---Kansas commission seeks magistrate’s perspective on Marion search warrant complaint (Tim Carpenter,Kansas Reflector, 9-6-23) Judge Laura Viar asked to respond to ethics claim leveled by Topekan. First Amendment attorneys said they were convinced the judge ought to have been able to grasp the warrants were constitutionally flawed. The search warrant was secured based on an assertion a Record reporter somehow violated state law by looking up information on a public website of the Kansas Department of Revenue about a restaurant owner's driving license status.


Kansas newspaper that was raided by Marion police sues officials for attack on free press (Sherman Smiht, Kasnsas Reflector, 4-1-24)

According to a 127-page complaint filed Monday, former Mayor David Mayfield ordered the takedown of the newspaper and a political rival after identifying journalists as “the real villains in America.” The Marion County Record lawsuit says mayor, police chief and sheriff sought revenge for critical news coverage. Joan Meyer, who co-owned the newspaper with her son, repeatedly told officers the stress of ransacking her home was going to kill her, and “that’s going to be murder.” She was so traumatized by the raid she wouldn’t eat, drink or sleep. She died the next day from cardiac arrest.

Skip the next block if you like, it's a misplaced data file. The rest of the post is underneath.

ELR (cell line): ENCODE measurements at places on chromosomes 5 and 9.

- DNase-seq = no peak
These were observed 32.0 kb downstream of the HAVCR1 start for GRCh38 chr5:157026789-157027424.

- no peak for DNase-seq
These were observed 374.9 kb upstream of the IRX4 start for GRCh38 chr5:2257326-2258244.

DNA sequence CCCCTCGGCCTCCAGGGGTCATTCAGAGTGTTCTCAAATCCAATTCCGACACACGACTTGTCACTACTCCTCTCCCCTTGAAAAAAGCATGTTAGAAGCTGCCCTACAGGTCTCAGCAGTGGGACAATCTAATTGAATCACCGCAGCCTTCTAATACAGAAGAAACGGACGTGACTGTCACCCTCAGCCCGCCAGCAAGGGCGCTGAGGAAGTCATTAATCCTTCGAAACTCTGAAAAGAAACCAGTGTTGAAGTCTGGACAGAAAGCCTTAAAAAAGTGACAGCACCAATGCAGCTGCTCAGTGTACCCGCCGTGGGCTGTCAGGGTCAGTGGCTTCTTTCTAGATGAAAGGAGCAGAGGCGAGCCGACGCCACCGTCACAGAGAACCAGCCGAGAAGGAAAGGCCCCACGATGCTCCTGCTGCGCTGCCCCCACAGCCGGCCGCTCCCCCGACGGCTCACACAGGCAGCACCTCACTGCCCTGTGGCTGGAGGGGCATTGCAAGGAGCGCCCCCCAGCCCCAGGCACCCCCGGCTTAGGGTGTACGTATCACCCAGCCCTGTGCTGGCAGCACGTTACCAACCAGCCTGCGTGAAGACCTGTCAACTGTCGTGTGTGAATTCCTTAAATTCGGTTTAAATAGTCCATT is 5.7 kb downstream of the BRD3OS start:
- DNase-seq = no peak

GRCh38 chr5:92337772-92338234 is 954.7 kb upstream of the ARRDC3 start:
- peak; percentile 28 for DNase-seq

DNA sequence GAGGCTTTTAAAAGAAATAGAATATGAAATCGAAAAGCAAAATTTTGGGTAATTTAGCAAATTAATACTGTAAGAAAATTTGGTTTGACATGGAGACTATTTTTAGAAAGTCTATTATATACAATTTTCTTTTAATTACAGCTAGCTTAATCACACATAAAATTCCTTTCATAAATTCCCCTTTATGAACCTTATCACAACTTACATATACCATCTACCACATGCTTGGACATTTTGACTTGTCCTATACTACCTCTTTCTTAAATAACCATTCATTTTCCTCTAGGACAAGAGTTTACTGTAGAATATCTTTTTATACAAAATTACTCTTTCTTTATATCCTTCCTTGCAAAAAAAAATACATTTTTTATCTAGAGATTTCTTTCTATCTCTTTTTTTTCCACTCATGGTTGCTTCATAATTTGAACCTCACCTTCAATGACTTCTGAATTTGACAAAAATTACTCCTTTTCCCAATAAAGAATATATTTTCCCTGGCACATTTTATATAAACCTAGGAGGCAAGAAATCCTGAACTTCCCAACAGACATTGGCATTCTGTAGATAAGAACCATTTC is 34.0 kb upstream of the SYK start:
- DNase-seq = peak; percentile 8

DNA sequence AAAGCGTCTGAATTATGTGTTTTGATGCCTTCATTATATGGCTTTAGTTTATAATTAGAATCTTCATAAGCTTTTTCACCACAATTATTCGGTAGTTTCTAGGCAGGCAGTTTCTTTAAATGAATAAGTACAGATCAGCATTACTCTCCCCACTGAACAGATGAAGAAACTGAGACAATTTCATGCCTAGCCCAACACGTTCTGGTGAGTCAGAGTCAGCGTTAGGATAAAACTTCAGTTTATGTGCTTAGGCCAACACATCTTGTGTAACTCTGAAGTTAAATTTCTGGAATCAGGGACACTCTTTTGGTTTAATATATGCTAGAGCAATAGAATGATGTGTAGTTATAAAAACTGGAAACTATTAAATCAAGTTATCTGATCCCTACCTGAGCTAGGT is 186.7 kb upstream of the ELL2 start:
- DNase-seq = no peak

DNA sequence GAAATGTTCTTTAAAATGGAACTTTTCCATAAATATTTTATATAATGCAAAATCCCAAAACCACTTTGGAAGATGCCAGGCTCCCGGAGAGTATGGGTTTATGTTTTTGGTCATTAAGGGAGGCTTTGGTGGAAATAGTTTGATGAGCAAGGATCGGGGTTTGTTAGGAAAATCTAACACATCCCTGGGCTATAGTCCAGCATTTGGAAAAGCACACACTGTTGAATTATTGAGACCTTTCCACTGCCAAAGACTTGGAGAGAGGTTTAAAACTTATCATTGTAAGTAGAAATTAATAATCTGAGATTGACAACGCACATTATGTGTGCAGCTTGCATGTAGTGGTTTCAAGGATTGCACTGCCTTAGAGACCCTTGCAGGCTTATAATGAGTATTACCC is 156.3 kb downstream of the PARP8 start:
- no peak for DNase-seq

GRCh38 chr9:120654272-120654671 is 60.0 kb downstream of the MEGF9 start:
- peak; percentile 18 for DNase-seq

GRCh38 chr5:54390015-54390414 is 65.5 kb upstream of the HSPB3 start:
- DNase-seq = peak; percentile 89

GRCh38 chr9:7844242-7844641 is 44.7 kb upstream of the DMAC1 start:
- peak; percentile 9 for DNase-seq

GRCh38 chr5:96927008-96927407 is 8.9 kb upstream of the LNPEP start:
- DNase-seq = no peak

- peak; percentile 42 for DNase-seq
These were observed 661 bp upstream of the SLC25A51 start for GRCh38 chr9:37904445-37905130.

A reporter is suing a Kansas town and various officials over a police raid on her newspaper (John Hanna, AP, 2-13-24) Reporter Phyllis Zorn filed a federal lawsuit Tuesday against the weekly newspaper's hometown and local officials, saying the raid caused her physical and mental health problems. Former Record reporter Deb Gruver sued Cody less than three weeks after the raid.         

   "The lawsuit said before the raid, Zorn had seizures that were controlled by medication so that she had gone as long as five years without having one. Within days of the raid, the seizures returned." The reporters were scheduled for mediation in April 2024.